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Find $$\lim_{n\to \infty}\left(\cos{x\over n}\right)^{n^2}$$ where $x\in \Bbb{R}.$ I tried using taylor series. A complete mess, and an area I am not very good at. I tried using $e$ which also gave me nothing. I am lost a little. I would appreciate your help, thorough or hinted.

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    $\begingroup$ What do you mean by "I tried using $e$"? The number $e$ is not a mathematical technique which can be used to solve problems. $\endgroup$
    – JimmyK4542
    Jan 27 '15 at 21:48
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    $\begingroup$ @JimmyK4542 He is probably referring to $x=e^{\log x}$? $\endgroup$ Jan 27 '15 at 21:52
  • $\begingroup$ You can simplify the limit by taking the natural log of the stuff inside the limit. Then, I believe you can evaluate the resulting limit using one or more applications of L'Hopital's Rule. Finally, take e^(your result) to get your final answer. $\endgroup$
    – nukeguy
    Jan 27 '15 at 22:00
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Taylor expansion should work. Since the argument of the cosine approaches zero in the given limit, we can neglect all higher-order terms and are left with

$\cos \frac{x}{n} \approx 1 - \frac{x^2}{2n^2}$

We can now write

$(cos \frac{x}{n})^{n^2} = \left[ \left(1 - \frac{x^2}{2n^2}\right)^\frac{2n^2}{x^2}\right]^\frac{x^2}{2} \to e^{-\frac{x^2}{2}}$ in the limit of $n\to\infty$

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  • $\begingroup$ I can't make it :( I don't know what $x_0$ I should pick $\endgroup$ Jan 27 '15 at 22:05
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    $\begingroup$ For $n\to\infty$, $x/n\to0$. So $x_0=0$, if I understood your question correctly. $\endgroup$
    – jkard178
    Jan 27 '15 at 22:11
  • $\begingroup$ When I differentiate I got a really big expression. If I pick $n_0=0$ It is not defined... $\endgroup$ Jan 27 '15 at 22:20
  • $\begingroup$ I accidentally used the whole expression oops :$ $\endgroup$ Jan 27 '15 at 22:22
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Combine your two ideas!

This demonstration is not altogether rigorous but it does get the right answer:

Assume $x$ is not a multiple of $\pi$. Taylor expand in $\frac{x}{n}$: $$ \cos \frac{x}{n} = \left( 1 - \frac{x^2}{2n^2} + O(n^{-4}) \right) $$ Then $$ \lim_{n\rightarrow\infty} \left( \cos \frac{x}{n} \right)^{n^2} = \lim_{n\rightarrow\infty} \left(1 - \frac{x^2}{2n^2} \right)^{n^2} = \lim_{n\rightarrow\infty} \left(1 - \frac{x^2}{2m} \right)^{m} = e^{-x^2/2} $$ However, if $x = 2k\pi$ then the limit is $1$ since for all integer $n$ the value is $1$. And for $x = (2k+1)\pi$ the limit does not exist.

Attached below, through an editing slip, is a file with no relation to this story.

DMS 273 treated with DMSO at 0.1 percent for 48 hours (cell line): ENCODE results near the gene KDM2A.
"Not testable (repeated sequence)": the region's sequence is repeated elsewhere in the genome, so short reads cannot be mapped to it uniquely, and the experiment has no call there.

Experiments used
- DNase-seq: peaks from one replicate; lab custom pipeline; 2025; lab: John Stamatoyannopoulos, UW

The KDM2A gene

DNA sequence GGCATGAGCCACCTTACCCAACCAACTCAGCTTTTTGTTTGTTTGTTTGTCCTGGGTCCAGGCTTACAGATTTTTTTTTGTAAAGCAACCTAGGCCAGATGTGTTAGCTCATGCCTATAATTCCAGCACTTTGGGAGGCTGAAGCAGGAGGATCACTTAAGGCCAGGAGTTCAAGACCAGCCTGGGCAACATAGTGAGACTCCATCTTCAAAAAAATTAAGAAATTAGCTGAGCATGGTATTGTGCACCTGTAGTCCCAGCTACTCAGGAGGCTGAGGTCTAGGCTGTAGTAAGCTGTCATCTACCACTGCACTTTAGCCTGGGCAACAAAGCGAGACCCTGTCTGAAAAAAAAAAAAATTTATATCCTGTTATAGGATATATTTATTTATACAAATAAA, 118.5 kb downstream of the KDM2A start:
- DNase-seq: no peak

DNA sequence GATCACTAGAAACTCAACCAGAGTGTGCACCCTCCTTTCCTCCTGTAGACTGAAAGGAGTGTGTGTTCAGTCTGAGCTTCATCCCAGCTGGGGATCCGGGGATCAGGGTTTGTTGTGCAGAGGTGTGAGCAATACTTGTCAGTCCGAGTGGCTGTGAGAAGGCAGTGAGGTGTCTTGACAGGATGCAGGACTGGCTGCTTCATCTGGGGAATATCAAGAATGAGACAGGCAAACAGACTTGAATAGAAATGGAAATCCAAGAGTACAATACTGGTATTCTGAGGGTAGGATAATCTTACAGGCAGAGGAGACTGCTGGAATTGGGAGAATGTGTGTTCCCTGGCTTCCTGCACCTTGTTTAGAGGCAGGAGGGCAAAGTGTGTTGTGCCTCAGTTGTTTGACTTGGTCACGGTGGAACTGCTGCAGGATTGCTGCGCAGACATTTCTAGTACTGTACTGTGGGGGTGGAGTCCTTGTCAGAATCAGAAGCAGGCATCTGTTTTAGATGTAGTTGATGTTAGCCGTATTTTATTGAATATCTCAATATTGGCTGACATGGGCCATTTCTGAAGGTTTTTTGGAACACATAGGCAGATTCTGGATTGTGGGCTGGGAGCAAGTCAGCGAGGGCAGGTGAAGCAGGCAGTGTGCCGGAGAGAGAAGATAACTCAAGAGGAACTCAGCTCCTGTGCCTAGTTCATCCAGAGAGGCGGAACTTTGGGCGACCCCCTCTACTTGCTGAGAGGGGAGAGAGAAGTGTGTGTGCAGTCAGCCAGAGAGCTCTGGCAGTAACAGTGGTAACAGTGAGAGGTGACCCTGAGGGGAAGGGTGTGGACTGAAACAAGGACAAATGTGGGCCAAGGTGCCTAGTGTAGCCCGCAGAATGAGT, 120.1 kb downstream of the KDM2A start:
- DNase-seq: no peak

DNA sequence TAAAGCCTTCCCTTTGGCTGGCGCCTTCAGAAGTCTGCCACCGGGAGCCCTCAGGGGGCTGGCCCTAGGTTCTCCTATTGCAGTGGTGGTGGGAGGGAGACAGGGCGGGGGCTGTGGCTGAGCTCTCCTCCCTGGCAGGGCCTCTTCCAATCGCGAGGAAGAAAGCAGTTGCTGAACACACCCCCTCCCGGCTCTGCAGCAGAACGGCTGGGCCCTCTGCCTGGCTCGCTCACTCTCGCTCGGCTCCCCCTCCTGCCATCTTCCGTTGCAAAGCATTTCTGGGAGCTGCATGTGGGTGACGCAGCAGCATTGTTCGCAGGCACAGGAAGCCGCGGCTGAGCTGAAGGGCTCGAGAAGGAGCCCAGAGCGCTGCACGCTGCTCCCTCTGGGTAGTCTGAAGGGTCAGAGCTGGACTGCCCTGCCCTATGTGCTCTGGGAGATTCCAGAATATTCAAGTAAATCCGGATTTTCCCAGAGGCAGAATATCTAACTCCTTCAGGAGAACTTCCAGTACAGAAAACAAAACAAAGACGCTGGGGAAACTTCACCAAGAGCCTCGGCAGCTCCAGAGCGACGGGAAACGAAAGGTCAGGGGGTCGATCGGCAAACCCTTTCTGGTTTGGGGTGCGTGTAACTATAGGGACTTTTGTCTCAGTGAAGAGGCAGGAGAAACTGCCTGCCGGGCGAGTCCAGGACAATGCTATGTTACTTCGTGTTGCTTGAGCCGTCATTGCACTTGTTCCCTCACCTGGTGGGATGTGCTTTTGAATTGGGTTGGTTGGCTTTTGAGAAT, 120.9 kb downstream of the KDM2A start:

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  • $\begingroup$ What $n_0$ did you both use? :( Is it $n_0={2\over \pi}$? $\endgroup$ Jan 27 '15 at 22:35
  • $\begingroup$ There is no $n_0$ in the problem. The Taylor expansion is about $x_0 = 0$. $\endgroup$ Jan 27 '15 at 23:28
  • $\begingroup$ There is some formula to calculate those functions. As I understood, it is acceptable to look at the formula for $\cos x$ and then place, for example, ${c\over x}$, or to calculate it all with ${cos{c\over x}}$ to begin with? $\endgroup$ Jan 27 '15 at 23:34
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Noting that $\sin^2\left(\frac xn\right)=1-\cos^2\left(\frac xn\right)$ yields $$ \cos\left(\frac xn\right)=1-\frac{\sin^2\left(\frac xn\right)}{1+\cos\left(\frac xn\right)} $$ Therefore, $$ \begin{align} \left[\cos\left(\frac xn\right)\right]^{n^2} &=\left[1-\frac{n^2\sin^2\left(\frac xn\right)}{1+\cos\left(\frac xn\right)}\frac1{n^2}\right]^{n^2}\\ &=\left[1-\frac{a_n}{n^2}\right]^{n^2} \end{align} $$ where $a_n=\dfrac{n^2\sin^2\left(\frac xn\right)}{1+\cos\left(\frac xn\right)}$ and $\lim\limits_{n\to\infty}a_n=\dfrac{x^2}2$.

Since $\lim\limits_{n\to\infty}\left(1+\frac xn\right)^n=e^x$ and the convergence is uniform on compact sets, we get that $$ \begin{align} \lim_{n\to\infty}\left[\cos\left(\frac xn\right)\right]^{n^2} &=\lim_{n\to\infty}\left[1-\frac{a_n}{n^2}\right]^{n^2}\\ &=\lim_{n\to\infty}\left[1-\frac{x^2}{2n^2}\right]^{n^2}\\[9pt] &=e^{-x^2/2} \end{align} $$

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If $x=0$ there's nothing to prove: the limit is $1$. Exchanging $x$ with $-x$ gives the same sequence, so we can assume $x>0$.

It's generally better to compute the limit of the logarithm of the sequence: $$ \lim_{n\to\infty}n^2\log\cos\frac{x}{n}. $$ If the limit $$ \lim_{y\to\infty} y^2\log\cos\frac{x}{y} $$ exists, then also our limit on the natural numbers exists and they're equal. Now we can do the substitution $t=x/y$, so the limit becomes $$ \lim_{t\to0^+}x^2\frac{\log\cos t}{t^2}. $$ Leaving aside the constant $x^2$, we can apply l'Hôpital's theorem: $$ \lim_{t\to0^+}\frac{\log\cos t}{t^2}= \lim_{t\to0^+}\frac{-\sin t/\cos t}{2t}= \lim_{t\to0^+}-\frac{\sin t}{t}\frac{1}{2\cos t}=-\frac{1}{2}. $$ Thus $$ \lim_{n\to\infty}n^2\log\cos\frac{x}{n}=-\frac{x^2}{2} $$ and the original limit is $e^{-x^2/2}$ (which also holds for $x\le0$ as we saw at the beginning).

Of course one can also do $$ \lim_{t\to0^+}\frac{\log\cos t}{t^2}= \lim_{t\to0^+}\frac{\log(1-t^2/2+o(t^2))}{t^2}= \lim_{t\to0^+}\frac{-t^2/2+o(t^2)}{t^2}=-\frac{1}{2}. $$

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